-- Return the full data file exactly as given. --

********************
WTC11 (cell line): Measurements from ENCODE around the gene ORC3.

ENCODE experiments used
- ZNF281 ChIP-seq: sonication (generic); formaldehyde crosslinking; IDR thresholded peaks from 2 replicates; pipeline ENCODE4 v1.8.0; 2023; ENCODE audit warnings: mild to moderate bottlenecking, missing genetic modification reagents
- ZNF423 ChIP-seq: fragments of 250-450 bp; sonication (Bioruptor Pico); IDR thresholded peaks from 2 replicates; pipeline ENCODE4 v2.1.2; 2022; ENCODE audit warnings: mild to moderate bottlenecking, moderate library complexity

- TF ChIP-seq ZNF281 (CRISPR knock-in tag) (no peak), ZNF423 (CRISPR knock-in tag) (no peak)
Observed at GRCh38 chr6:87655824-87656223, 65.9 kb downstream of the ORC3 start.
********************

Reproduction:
WTC11 (cell line): Measurements from ENCODE around the gene ORC3.

ENCODE experiments used
- ZNF281 ChIP-seq: sonication (generic); formaldehyde crosslinking; IDR thresholded peaks from 2 replicates; pipeline ENCODE4 v1.8.0; 2023; ENCODE audit warnings: mild to moderate bottlenecking, missing genetic modification reagents
- ZNF423 ChIP-seq: fragments of 250-450 bp; sonication (Bioruptor Pico); IDR thresholded peaks from 2 replicates; pipeline ENCODE4 v2.1.2; 2022; ENCODE audit warnings: mild to moderate bottlenecking, moderate library complexity

- TF ChIP-seq ZNF281 (CRISPR knock-in tag) (no peak), ZNF423 (CRISPR knock-in tag) (no peak)
Observed at GRCh38 chr6:87655824-87656223, 65.9 kb downstream of the ORC3 start.